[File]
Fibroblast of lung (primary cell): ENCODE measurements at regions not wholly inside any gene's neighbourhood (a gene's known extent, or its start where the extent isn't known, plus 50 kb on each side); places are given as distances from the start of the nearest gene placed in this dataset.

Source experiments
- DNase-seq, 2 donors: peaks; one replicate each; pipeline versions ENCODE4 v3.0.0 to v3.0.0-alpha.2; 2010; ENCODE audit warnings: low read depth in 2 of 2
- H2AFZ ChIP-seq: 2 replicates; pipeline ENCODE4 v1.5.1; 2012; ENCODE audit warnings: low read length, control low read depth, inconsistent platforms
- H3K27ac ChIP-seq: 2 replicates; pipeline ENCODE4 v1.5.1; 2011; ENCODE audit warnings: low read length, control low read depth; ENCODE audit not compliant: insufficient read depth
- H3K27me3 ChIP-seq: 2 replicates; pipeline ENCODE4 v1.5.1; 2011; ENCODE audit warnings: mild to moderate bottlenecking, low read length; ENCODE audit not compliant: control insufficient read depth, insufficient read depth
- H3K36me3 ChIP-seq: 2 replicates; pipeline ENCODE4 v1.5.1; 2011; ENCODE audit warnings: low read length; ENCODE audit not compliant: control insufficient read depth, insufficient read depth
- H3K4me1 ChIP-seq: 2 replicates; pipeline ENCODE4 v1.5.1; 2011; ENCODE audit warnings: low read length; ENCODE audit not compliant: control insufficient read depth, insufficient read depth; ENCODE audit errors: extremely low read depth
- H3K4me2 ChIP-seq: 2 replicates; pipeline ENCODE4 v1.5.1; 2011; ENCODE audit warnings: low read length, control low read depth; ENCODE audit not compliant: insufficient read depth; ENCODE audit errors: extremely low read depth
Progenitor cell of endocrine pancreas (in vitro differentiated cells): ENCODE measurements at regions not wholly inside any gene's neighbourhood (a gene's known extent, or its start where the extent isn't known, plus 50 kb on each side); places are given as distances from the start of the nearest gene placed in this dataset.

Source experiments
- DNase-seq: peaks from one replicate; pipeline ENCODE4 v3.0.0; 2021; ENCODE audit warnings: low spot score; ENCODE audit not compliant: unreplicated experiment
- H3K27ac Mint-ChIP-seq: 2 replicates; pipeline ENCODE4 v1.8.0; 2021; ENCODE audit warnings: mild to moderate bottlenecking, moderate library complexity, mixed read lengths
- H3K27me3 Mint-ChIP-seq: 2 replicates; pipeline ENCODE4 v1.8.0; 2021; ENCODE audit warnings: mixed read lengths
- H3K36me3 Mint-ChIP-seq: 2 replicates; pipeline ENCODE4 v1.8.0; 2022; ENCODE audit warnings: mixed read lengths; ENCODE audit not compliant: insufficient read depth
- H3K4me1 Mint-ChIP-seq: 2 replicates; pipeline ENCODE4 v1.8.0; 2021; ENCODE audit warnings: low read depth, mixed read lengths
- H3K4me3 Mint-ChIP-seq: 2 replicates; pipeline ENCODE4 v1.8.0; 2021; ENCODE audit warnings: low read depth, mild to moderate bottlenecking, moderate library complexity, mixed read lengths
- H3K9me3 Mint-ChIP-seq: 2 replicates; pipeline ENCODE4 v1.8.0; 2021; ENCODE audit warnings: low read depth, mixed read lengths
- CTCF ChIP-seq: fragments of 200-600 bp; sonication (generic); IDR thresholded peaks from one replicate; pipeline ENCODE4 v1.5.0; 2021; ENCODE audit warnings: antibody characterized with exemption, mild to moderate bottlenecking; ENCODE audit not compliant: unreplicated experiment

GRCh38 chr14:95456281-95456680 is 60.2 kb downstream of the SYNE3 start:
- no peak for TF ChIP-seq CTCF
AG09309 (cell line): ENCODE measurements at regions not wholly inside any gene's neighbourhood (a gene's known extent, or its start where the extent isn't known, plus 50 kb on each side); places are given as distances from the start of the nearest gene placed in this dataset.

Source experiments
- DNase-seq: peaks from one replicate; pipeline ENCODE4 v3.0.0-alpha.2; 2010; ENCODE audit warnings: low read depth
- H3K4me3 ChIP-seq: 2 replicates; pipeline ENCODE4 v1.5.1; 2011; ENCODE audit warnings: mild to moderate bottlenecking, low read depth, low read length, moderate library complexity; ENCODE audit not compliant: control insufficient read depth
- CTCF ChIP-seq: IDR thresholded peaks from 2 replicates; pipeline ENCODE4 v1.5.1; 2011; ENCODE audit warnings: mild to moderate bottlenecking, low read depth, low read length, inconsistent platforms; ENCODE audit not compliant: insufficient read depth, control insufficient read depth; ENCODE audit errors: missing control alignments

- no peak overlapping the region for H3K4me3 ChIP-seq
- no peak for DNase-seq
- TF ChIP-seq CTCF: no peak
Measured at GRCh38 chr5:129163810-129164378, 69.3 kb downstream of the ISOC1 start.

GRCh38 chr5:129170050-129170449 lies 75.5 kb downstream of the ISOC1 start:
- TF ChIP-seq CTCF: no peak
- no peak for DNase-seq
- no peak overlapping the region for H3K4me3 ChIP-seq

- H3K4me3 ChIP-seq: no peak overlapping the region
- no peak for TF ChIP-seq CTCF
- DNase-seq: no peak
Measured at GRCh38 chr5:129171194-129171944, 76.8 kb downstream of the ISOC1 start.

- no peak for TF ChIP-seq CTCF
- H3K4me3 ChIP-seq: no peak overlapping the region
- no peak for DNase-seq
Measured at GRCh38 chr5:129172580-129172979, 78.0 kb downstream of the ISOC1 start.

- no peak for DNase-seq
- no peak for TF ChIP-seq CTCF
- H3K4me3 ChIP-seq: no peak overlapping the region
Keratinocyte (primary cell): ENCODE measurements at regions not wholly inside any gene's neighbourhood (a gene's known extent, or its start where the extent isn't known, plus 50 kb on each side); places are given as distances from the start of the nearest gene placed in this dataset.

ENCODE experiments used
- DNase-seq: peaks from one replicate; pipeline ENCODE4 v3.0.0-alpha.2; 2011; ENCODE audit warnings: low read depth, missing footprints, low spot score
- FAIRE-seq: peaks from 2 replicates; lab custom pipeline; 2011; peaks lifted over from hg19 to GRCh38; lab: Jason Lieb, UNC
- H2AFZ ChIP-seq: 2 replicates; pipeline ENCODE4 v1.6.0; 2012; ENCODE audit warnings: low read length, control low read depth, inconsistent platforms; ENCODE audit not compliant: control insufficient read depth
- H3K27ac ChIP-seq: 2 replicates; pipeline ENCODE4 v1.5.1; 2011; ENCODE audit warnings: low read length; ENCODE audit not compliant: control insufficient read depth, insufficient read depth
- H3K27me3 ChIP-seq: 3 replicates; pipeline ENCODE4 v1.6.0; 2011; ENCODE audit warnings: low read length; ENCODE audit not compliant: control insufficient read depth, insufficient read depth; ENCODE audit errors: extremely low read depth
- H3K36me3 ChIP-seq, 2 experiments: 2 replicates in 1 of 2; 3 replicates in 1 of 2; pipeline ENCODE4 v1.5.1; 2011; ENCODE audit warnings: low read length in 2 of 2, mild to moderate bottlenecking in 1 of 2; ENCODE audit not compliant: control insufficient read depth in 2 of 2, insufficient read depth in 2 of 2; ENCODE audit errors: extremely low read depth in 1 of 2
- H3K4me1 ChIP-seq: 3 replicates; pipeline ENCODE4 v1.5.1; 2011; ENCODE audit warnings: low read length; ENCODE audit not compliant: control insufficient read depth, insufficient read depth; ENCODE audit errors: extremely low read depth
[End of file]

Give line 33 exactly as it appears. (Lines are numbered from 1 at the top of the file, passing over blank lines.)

- no peak for DNase-seq